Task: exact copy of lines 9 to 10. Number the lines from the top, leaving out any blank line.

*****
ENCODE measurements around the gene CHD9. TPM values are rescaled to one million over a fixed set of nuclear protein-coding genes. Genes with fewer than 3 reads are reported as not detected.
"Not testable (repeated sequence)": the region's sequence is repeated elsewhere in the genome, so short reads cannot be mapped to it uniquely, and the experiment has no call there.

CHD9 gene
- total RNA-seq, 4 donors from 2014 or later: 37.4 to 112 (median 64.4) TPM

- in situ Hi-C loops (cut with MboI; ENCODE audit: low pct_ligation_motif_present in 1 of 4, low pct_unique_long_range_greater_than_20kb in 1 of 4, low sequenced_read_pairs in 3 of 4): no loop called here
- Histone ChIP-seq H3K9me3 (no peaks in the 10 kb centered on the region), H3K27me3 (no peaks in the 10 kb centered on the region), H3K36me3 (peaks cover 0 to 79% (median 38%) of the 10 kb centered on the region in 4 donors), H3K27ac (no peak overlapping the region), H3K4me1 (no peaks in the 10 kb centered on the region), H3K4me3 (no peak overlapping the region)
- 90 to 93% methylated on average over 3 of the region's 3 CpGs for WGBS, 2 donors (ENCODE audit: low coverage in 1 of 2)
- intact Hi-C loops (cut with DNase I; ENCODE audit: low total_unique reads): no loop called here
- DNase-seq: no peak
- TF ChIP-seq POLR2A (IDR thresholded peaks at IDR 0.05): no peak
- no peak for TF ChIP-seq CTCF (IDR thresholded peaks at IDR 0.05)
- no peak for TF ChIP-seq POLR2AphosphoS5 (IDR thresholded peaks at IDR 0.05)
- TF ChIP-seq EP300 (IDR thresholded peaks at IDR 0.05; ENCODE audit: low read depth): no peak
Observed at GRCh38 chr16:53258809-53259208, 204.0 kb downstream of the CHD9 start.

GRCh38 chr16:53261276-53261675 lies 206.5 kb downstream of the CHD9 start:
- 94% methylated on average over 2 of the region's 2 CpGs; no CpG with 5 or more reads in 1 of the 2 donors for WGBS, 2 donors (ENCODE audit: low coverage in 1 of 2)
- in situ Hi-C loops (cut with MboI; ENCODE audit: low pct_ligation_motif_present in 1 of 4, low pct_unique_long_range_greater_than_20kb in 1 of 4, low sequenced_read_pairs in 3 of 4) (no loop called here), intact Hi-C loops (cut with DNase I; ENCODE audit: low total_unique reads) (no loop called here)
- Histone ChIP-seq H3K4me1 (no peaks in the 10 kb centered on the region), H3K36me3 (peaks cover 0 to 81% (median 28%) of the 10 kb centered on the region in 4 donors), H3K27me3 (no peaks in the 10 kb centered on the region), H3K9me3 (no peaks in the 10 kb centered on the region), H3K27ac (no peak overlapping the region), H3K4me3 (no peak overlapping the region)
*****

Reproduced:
- DNase-seq: no peak
- TF ChIP-seq POLR2A (IDR thresholded peaks at IDR 0.05): no peak